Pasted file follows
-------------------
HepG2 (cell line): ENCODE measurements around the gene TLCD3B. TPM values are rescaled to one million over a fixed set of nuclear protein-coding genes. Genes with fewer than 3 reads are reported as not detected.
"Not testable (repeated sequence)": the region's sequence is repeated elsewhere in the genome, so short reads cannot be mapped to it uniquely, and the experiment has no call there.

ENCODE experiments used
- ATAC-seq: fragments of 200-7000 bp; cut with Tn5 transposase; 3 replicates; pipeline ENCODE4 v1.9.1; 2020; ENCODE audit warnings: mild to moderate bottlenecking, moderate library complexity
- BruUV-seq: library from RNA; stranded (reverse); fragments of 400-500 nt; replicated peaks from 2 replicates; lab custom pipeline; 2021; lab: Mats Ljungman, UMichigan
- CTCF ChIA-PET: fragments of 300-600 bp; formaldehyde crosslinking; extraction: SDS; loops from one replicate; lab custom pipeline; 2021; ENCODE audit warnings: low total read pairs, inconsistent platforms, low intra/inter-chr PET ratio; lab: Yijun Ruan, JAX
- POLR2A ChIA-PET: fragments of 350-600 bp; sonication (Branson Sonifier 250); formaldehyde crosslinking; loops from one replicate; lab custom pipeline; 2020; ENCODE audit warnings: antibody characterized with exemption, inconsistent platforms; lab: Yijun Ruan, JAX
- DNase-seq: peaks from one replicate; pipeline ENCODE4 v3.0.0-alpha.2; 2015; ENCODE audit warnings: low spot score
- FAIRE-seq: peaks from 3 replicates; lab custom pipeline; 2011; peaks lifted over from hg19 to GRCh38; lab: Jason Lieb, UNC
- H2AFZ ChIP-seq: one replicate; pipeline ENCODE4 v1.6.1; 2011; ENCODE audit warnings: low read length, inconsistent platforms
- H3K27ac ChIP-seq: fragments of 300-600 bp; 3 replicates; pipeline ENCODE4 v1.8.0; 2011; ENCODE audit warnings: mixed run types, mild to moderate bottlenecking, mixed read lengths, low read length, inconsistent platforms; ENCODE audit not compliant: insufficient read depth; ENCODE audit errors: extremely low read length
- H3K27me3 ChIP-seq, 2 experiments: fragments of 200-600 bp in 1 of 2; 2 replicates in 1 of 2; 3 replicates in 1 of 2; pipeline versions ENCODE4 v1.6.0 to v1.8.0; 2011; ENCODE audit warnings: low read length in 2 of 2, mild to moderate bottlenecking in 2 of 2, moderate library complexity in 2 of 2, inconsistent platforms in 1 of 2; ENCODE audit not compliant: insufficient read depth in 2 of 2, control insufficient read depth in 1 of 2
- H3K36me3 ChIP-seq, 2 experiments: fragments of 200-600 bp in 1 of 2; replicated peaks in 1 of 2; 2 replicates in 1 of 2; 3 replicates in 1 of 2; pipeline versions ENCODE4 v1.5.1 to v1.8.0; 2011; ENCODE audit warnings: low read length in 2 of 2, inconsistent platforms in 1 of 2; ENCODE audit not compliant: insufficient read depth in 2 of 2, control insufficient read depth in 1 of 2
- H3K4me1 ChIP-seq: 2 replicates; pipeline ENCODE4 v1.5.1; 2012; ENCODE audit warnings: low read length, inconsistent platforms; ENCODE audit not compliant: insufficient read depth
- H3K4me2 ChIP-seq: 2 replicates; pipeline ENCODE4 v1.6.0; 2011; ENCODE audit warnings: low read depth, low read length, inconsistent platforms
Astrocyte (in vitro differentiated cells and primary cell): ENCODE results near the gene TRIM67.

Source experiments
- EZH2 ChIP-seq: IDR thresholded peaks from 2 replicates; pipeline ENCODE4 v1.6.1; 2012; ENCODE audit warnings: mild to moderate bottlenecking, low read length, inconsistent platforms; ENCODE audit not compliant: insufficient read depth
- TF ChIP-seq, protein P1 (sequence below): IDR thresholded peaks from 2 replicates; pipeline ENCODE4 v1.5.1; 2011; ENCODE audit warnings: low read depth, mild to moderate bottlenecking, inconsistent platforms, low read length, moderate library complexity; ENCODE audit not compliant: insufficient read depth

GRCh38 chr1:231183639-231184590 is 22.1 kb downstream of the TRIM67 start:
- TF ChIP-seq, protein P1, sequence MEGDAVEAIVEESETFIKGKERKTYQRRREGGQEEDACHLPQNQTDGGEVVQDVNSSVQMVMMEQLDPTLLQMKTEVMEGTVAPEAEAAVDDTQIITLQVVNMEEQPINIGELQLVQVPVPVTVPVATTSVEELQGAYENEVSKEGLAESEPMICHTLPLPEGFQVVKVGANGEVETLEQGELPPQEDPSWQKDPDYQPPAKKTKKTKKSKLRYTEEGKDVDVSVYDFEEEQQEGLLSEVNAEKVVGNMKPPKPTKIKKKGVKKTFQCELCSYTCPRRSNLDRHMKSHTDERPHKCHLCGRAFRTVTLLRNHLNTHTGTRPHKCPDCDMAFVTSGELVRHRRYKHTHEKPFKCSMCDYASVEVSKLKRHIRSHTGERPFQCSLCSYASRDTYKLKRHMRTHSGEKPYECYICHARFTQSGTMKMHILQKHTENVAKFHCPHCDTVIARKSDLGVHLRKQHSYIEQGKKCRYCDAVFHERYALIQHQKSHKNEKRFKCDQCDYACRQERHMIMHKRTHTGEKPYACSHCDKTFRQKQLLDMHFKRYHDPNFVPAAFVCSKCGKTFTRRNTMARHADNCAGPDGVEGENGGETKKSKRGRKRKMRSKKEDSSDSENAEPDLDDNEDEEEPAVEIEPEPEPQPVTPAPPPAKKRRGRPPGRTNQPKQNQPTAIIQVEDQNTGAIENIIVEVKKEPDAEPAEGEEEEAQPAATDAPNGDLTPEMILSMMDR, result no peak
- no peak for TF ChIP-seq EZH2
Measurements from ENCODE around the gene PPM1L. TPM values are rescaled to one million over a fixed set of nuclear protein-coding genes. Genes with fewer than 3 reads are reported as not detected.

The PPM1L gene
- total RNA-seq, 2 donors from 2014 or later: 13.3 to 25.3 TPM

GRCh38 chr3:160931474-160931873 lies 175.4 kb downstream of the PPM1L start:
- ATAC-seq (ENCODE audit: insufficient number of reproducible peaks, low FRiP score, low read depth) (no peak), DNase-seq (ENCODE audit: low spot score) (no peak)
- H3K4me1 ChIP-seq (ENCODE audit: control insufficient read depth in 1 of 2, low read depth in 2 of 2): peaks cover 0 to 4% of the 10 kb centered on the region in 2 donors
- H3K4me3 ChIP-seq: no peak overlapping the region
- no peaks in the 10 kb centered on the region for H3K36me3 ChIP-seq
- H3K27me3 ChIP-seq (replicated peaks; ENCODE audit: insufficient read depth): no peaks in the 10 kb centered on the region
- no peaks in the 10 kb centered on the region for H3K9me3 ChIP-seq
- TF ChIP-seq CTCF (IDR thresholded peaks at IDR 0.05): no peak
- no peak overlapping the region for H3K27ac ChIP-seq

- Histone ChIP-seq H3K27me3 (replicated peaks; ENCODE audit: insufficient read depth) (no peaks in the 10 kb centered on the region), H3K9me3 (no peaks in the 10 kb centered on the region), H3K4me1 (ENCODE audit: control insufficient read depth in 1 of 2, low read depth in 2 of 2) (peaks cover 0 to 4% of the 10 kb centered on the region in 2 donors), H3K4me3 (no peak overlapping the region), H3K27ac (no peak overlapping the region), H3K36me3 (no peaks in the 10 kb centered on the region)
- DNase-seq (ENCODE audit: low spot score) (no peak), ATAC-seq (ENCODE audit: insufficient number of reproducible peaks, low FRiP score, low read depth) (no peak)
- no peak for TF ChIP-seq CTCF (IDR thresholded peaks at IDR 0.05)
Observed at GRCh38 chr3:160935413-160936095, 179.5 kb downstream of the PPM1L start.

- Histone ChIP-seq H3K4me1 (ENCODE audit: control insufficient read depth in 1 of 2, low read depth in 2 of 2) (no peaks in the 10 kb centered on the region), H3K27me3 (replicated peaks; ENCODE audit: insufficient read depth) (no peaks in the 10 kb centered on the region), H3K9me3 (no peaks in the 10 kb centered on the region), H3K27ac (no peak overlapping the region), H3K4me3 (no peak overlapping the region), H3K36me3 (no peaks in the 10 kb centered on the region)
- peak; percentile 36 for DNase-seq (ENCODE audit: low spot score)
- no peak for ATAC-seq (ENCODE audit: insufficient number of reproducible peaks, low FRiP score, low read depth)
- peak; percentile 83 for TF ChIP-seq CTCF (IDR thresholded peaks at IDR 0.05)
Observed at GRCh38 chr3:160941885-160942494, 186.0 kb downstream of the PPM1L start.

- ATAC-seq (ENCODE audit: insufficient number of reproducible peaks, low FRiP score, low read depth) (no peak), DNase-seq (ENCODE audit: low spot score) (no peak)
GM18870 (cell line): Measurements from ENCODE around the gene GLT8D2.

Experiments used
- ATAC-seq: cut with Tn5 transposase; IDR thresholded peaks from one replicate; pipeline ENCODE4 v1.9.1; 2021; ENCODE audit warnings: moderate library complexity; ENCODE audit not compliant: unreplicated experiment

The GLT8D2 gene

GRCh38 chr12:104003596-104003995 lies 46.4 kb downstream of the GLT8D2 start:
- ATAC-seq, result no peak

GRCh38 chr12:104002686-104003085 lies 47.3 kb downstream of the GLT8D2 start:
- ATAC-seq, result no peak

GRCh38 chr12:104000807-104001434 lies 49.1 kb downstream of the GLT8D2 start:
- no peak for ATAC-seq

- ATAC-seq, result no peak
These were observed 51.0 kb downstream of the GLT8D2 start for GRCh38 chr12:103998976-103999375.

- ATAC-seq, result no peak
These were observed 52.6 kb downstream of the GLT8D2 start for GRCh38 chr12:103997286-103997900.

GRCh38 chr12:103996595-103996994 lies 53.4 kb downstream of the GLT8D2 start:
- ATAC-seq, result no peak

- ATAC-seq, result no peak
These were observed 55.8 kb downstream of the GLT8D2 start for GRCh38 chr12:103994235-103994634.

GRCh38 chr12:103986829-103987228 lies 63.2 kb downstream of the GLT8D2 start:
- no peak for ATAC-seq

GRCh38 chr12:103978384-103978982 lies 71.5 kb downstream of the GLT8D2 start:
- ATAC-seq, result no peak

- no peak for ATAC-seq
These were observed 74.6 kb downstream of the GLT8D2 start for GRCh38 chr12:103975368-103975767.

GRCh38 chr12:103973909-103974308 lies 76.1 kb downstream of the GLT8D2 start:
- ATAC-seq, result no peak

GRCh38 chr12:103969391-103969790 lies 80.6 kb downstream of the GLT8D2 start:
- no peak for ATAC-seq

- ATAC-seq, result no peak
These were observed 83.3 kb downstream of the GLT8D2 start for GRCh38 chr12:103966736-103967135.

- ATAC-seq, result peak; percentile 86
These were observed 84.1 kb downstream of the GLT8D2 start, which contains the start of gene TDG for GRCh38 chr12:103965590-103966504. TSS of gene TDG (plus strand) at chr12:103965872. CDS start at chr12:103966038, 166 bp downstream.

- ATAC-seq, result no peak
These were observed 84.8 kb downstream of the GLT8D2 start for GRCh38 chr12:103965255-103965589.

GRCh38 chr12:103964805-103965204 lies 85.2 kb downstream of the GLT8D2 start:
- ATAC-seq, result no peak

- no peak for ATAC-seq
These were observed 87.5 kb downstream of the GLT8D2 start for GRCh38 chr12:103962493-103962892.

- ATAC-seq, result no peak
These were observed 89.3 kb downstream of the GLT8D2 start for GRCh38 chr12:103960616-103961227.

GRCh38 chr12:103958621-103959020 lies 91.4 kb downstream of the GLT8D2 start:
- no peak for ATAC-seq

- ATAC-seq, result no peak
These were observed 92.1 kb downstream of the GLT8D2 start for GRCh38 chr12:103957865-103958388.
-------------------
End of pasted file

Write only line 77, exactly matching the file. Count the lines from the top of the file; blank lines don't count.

- ATAC-seq, result no peak